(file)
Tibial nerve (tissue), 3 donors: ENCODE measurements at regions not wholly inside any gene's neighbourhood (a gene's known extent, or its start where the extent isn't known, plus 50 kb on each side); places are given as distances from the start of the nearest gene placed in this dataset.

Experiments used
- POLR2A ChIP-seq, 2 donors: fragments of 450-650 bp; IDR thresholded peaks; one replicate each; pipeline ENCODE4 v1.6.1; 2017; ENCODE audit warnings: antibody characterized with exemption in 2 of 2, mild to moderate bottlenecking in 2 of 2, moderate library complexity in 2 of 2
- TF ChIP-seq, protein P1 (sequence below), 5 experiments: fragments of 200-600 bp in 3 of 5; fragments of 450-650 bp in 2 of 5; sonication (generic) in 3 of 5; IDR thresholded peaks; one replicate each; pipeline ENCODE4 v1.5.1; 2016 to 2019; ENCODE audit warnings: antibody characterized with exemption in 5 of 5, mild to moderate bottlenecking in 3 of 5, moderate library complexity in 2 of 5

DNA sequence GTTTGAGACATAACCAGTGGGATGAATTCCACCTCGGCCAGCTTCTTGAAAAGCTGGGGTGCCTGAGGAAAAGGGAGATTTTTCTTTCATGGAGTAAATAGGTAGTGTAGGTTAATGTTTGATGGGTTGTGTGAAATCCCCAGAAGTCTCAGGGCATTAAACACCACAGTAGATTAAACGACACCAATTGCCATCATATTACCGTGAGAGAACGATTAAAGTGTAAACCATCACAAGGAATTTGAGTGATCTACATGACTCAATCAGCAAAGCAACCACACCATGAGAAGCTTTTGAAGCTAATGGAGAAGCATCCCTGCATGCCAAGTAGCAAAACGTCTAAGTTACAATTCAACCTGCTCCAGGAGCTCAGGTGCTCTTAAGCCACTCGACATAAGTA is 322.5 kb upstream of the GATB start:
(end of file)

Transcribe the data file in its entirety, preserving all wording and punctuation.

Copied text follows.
Tibial nerve (tissue), 3 donors: ENCODE measurements at regions not wholly inside any gene's neighbourhood (a gene's known extent, or its start where the extent isn't known, plus 50 kb on each side); places are given as distances from the start of the nearest gene placed in this dataset.

Experiments used
- POLR2A ChIP-seq, 2 donors: fragments of 450-650 bp; IDR thresholded peaks; one replicate each; pipeline ENCODE4 v1.6.1; 2017; ENCODE audit warnings: antibody characterized with exemption in 2 of 2, mild to moderate bottlenecking in 2 of 2, moderate library complexity in 2 of 2
- TF ChIP-seq, protein P1 (sequence below), 5 experiments: fragments of 200-600 bp in 3 of 5; fragments of 450-650 bp in 2 of 5; sonication (generic) in 3 of 5; IDR thresholded peaks; one replicate each; pipeline ENCODE4 v1.5.1; 2016 to 2019; ENCODE audit warnings: antibody characterized with exemption in 5 of 5, mild to moderate bottlenecking in 3 of 5, moderate library complexity in 2 of 5

DNA sequence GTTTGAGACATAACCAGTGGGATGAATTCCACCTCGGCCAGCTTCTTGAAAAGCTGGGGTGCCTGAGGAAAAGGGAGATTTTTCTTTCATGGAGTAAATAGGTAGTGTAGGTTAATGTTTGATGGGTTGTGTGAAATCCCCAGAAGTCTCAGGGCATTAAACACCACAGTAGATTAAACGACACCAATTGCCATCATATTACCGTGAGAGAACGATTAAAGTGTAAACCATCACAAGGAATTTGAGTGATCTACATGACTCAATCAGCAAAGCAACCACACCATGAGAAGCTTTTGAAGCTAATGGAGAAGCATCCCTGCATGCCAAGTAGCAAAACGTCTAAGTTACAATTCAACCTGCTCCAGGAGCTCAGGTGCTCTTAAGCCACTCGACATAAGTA is 322.5 kb upstream of the GATB start: